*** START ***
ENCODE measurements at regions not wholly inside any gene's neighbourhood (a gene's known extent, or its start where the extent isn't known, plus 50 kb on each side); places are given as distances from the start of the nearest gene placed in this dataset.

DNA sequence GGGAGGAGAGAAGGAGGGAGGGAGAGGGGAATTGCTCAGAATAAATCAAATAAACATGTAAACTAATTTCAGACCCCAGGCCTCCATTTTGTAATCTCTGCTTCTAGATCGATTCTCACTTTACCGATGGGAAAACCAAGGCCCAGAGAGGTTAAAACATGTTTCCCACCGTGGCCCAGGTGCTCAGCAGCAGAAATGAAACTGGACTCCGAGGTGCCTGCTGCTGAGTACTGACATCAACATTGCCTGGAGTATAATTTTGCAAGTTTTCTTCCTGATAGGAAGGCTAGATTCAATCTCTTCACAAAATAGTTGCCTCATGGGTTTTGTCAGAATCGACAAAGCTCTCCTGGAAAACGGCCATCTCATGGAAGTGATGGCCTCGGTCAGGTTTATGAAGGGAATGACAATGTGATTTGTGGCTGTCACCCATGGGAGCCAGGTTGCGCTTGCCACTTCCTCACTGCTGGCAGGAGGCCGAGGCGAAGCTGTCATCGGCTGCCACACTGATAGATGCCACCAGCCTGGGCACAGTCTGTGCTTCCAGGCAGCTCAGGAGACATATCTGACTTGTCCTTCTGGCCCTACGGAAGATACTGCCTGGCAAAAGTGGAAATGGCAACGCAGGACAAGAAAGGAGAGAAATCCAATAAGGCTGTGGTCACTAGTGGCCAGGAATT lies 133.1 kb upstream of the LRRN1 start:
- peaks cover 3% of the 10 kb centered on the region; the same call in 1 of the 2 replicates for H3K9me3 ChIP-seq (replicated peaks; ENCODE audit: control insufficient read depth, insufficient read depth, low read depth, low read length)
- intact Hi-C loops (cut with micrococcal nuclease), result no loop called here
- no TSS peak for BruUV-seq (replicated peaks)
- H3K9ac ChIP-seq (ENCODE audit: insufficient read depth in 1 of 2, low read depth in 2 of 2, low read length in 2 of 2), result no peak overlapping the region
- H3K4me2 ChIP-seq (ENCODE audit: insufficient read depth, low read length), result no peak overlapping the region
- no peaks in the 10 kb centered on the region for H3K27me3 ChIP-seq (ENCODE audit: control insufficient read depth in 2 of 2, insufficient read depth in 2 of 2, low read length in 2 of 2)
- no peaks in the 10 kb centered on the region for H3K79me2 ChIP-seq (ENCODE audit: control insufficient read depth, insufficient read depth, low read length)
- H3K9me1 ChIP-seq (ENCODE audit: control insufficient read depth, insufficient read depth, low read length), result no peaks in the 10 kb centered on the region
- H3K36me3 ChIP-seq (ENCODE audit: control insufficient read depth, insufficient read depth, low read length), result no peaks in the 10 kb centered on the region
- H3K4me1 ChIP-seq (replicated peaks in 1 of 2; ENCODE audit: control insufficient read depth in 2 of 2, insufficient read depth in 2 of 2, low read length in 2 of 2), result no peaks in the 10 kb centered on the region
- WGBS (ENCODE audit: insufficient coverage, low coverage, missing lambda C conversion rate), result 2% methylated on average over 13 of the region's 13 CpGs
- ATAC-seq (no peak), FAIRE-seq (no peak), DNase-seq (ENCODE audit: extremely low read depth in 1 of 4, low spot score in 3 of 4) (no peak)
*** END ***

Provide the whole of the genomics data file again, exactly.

ENCODE measurements at regions not wholly inside any gene's neighbourhood (a gene's known extent, or its start where the extent isn't known, plus 50 kb on each side); places are given as distances from the start of the nearest gene placed in this dataset.

DNA sequence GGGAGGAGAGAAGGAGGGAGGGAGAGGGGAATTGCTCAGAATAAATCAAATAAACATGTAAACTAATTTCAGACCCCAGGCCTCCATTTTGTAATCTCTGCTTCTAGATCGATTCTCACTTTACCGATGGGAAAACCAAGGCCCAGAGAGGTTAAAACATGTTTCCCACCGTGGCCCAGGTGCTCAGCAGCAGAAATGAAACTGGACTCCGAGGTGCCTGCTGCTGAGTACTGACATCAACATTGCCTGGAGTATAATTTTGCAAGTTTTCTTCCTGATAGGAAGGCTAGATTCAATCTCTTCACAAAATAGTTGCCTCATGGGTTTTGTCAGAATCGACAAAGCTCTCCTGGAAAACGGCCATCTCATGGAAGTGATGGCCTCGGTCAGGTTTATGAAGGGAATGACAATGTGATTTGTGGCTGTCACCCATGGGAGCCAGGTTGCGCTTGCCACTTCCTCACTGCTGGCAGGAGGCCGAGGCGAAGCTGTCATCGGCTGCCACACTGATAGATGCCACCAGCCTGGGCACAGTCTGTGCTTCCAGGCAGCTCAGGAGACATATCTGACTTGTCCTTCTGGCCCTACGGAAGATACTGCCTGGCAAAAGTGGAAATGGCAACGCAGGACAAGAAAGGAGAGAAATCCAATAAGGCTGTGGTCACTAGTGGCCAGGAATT lies 133.1 kb upstream of the LRRN1 start:
- peaks cover 3% of the 10 kb centered on the region; the same call in 1 of the 2 replicates for H3K9me3 ChIP-seq (replicated peaks; ENCODE audit: control insufficient read depth, insufficient read depth, low read depth, low read length)
- intact Hi-C loops (cut with micrococcal nuclease), result no loop called here
- no TSS peak for BruUV-seq (replicated peaks)
- H3K9ac ChIP-seq (ENCODE audit: insufficient read depth in 1 of 2, low read depth in 2 of 2, low read length in 2 of 2), result no peak overlapping the region
- H3K4me2 ChIP-seq (ENCODE audit: insufficient read depth, low read length), result no peak overlapping the region
- no peaks in the 10 kb centered on the region for H3K27me3 ChIP-seq (ENCODE audit: control insufficient read depth in 2 of 2, insufficient read depth in 2 of 2, low read length in 2 of 2)
- no peaks in the 10 kb centered on the region for H3K79me2 ChIP-seq (ENCODE audit: control insufficient read depth, insufficient read depth, low read length)
- H3K9me1 ChIP-seq (ENCODE audit: control insufficient read depth, insufficient read depth, low read length), result no peaks in the 10 kb centered on the region
- H3K36me3 ChIP-seq (ENCODE audit: control insufficient read depth, insufficient read depth, low read length), result no peaks in the 10 kb centered on the region
- H3K4me1 ChIP-seq (replicated peaks in 1 of 2; ENCODE audit: control insufficient read depth in 2 of 2, insufficient read depth in 2 of 2, low read length in 2 of 2), result no peaks in the 10 kb centered on the region
- WGBS (ENCODE audit: insufficient coverage, low coverage, missing lambda C conversion rate), result 2% methylated on average over 13 of the region's 13 CpGs
- ATAC-seq (no peak), FAIRE-seq (no peak), DNase-seq (ENCODE audit: extremely low read depth in 1 of 4, low spot score in 3 of 4) (no peak)